Evaluation of UK industry attitudes towards the prospect of the introduction of allergen-threshold legislation
IntroductionFood allergies are a significant problem, with an estimated 20 million sufferers in Europe alone, the annual economic impact on European health care systems is estimated at €55 billion (Verhoeckx et al. 2020). The food industry and legislative bodies go to great lengths to attempt to control allergens during the manufacturing of food for human consumption. In an attempt to alleviate accidents occurring as a result of unintended allergen presence (UAP), precautionary allergen labelling (PAL), often referred to as ‘may contain’ labelling, was adopted (DunnGalvin et al. 2015). Unfortunately, the rules around PAL are generic and subject to interpretation by the industry. This has led to inconsistencies where many products with PAL do not contain the implicated allergens while, on the other hand, products with allergens at levels capable of inducing allergic reactions have been found (DunnGalvin et al. 2015; Remington et al. 2015). These inconsistencies have led to a loss of credibility and consumer trust in PAL because it was not able to facilitate informed consumer choice (DunnGalvin et al. 2019).To address some of the issues above, a new approach has been taken by countries like Australia or Japan which regulate the allergen levels required to trigger PAL. These levels are referred to as “allergen thresholds” and are defined as “minimum allergen concentrations present in food which trigger a reaction in a sensitized person” (DunnGalvin et al. 2019). Both the European Union and the UK have taken a more conservative approach and, so far, they are reluctant to adopt an approach similar to that of Australia or Japan.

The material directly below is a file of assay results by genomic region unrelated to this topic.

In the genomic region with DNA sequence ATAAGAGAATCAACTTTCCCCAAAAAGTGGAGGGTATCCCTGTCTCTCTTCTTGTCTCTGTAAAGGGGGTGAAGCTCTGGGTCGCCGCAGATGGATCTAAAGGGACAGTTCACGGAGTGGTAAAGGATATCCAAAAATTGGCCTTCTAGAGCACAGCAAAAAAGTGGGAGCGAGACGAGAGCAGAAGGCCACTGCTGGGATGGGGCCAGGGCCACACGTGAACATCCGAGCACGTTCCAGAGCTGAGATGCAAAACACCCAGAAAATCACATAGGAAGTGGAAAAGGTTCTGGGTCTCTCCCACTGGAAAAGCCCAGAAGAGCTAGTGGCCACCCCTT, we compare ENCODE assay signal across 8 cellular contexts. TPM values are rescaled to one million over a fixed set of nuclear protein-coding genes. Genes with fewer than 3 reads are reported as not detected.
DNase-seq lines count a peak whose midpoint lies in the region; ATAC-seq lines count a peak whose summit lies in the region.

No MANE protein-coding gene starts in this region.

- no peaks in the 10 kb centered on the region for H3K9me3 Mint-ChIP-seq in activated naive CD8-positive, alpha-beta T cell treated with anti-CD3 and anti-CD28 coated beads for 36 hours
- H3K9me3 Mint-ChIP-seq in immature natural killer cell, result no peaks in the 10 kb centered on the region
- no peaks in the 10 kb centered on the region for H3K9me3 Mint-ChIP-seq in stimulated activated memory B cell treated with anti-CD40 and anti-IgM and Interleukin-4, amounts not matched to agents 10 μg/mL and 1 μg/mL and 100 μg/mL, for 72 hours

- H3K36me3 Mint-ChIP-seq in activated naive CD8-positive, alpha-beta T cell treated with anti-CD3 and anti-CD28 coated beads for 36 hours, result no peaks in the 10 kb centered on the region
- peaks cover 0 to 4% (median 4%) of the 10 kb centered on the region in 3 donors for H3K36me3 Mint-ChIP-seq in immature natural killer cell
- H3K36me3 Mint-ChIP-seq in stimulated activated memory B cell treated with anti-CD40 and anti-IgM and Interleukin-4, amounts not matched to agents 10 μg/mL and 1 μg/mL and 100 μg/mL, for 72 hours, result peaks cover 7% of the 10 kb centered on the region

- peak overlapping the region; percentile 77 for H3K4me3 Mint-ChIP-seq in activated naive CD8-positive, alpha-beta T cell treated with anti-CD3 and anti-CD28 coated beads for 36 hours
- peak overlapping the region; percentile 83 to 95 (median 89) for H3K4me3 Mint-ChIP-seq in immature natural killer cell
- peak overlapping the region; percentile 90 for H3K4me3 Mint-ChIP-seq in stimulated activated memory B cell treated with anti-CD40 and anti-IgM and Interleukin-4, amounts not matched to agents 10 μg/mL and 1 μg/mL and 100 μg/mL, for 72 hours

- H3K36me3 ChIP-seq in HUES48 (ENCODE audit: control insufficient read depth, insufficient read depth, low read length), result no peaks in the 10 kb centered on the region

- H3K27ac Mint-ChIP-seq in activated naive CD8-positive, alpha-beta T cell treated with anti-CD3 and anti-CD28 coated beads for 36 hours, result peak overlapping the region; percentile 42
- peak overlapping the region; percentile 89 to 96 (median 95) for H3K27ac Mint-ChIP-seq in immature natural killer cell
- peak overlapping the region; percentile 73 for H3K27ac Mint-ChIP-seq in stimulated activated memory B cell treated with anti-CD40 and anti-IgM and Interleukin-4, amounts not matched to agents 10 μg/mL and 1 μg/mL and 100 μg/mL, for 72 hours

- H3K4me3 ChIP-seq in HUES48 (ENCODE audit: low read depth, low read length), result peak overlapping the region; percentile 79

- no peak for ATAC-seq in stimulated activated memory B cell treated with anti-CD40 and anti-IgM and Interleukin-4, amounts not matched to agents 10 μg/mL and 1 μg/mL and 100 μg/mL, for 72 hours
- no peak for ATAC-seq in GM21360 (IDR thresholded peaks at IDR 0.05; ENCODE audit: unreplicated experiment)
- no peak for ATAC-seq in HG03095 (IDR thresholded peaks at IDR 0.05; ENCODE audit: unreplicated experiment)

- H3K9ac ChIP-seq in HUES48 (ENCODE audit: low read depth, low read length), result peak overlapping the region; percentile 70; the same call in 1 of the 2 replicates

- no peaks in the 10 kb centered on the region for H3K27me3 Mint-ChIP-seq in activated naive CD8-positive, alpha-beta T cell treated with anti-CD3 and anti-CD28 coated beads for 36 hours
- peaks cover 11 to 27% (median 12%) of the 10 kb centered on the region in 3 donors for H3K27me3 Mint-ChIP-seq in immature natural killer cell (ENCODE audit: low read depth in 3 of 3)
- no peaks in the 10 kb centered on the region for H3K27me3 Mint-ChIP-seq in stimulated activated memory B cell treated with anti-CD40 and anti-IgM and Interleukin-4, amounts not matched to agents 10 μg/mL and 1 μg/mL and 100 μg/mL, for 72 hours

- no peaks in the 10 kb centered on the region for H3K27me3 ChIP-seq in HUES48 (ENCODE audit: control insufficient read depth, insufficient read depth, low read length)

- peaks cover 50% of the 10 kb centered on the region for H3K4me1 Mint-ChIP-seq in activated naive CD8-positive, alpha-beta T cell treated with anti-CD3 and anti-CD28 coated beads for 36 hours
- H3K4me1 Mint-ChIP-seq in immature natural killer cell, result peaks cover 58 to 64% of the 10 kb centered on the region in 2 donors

Legal PositionCurrently, the legal framework for declaring allergens in food products is prescribed by Regulation (EU) No 1169/2011 on the provision of food information to consumers in Annex 2 which defines the list of allergens (European Parliament and the Council 2011). The regulation focuses primarily on cases where allergens are deliberately placed in products as ingredients. The aspect of unintended allergen presence (UAP) remains widely unregulated and remains a significant issue for food manufacturers and consumers.
Impact of UAPThe UAP is covered by the food manufacturing industry via several voluntary schemes driven mainly by retailers attempting to limit brand exposure to negative publicity while also attempting to provide a level of due diligence. The use of various schemes and types of statements led to a wide proliferation of PAL in a number of countries. A consumer study in Australia revealed that 65% of all edible goods in one of the supermarkets surveyed contained some form of precautionary labelling (Zurzolo et al. 2012). Overuse of PAL by the food industry inadvertently led to severe restrictions in dietary choices for allergen sufferers (Sheth et al. 2010). The ever-increasing use of PAL and a lack of understanding among consumers led to increased risk as consumers began to disregard the labelling (Barnett et al. 2011). Decreasing those risks by tackling the uncertainty was identified as a priority by health professionals who work with families affected by food allergies (Gowland 2018). A transparent and consistent quantitative risk a
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